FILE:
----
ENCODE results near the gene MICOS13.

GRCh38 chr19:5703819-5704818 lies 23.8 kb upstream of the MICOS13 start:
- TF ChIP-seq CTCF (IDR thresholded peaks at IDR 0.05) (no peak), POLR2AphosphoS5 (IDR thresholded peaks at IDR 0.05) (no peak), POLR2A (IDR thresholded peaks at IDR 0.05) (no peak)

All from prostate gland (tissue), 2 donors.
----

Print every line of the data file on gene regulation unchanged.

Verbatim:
ENCODE results near the gene MICOS13.

GRCh38 chr19:5703819-5704818 lies 23.8 kb upstream of the MICOS13 start:
- TF ChIP-seq CTCF (IDR thresholded peaks at IDR 0.05) (no peak), POLR2AphosphoS5 (IDR thresholded peaks at IDR 0.05) (no peak), POLR2A (IDR thresholded peaks at IDR 0.05) (no peak)

All from prostate gland (tissue), 2 donors.